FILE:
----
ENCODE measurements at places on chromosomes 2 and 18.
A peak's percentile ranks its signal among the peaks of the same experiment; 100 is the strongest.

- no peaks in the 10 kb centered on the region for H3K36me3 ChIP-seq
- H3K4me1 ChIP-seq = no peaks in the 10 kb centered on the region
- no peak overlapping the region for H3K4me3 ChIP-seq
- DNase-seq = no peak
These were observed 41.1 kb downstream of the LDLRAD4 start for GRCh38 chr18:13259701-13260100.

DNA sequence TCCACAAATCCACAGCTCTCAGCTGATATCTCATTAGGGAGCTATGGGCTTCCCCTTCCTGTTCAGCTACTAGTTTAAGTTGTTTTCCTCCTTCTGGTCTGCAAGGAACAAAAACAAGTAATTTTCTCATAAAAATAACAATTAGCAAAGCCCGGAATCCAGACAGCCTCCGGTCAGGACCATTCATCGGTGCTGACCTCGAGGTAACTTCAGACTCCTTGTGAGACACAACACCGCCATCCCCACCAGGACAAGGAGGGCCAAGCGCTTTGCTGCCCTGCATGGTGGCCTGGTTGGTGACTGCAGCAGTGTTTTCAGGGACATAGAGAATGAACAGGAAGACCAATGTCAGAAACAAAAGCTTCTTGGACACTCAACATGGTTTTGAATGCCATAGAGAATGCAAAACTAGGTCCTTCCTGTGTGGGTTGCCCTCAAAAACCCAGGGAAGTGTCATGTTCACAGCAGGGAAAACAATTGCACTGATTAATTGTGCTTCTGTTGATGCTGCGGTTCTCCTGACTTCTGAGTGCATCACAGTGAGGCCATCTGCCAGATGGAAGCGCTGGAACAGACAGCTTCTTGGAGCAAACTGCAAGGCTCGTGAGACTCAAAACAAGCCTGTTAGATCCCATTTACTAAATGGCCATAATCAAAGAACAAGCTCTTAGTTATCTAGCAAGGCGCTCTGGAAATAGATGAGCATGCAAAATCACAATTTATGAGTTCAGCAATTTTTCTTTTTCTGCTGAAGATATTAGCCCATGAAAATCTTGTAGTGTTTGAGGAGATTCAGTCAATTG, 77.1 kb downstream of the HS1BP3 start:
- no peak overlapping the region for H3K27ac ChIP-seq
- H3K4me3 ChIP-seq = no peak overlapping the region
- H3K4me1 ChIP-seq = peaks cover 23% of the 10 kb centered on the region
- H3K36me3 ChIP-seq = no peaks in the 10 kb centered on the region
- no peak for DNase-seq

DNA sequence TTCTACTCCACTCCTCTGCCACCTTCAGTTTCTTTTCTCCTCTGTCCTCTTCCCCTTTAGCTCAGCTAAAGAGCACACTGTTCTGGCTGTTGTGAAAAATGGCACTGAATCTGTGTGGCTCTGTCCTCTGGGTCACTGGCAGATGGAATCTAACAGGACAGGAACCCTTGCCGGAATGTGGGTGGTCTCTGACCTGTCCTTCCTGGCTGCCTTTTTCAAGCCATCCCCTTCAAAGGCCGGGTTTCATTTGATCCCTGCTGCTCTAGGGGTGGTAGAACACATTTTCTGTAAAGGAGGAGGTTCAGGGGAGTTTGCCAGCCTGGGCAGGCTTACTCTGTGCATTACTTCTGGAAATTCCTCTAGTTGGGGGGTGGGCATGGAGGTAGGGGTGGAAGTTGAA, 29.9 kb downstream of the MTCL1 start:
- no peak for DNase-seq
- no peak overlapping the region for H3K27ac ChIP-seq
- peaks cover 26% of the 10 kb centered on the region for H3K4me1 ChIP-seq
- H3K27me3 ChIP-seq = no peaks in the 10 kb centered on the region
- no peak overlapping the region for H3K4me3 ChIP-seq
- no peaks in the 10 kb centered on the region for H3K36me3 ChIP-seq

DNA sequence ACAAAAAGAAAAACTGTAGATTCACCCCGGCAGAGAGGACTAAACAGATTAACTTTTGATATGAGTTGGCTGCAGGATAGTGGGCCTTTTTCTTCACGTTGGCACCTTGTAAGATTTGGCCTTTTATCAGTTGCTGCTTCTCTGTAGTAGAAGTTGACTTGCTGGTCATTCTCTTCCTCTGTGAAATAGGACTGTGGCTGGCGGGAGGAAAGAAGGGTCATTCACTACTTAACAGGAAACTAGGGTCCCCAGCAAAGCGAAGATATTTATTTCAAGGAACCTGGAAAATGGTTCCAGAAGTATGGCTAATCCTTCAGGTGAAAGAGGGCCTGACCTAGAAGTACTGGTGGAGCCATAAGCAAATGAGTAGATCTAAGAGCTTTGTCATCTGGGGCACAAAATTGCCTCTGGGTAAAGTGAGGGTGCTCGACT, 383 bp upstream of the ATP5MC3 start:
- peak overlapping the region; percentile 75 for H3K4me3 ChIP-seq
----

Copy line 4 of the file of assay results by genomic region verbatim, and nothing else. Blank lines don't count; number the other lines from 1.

- H3K4me1 ChIP-seq = no peaks in the 10 kb centered on the region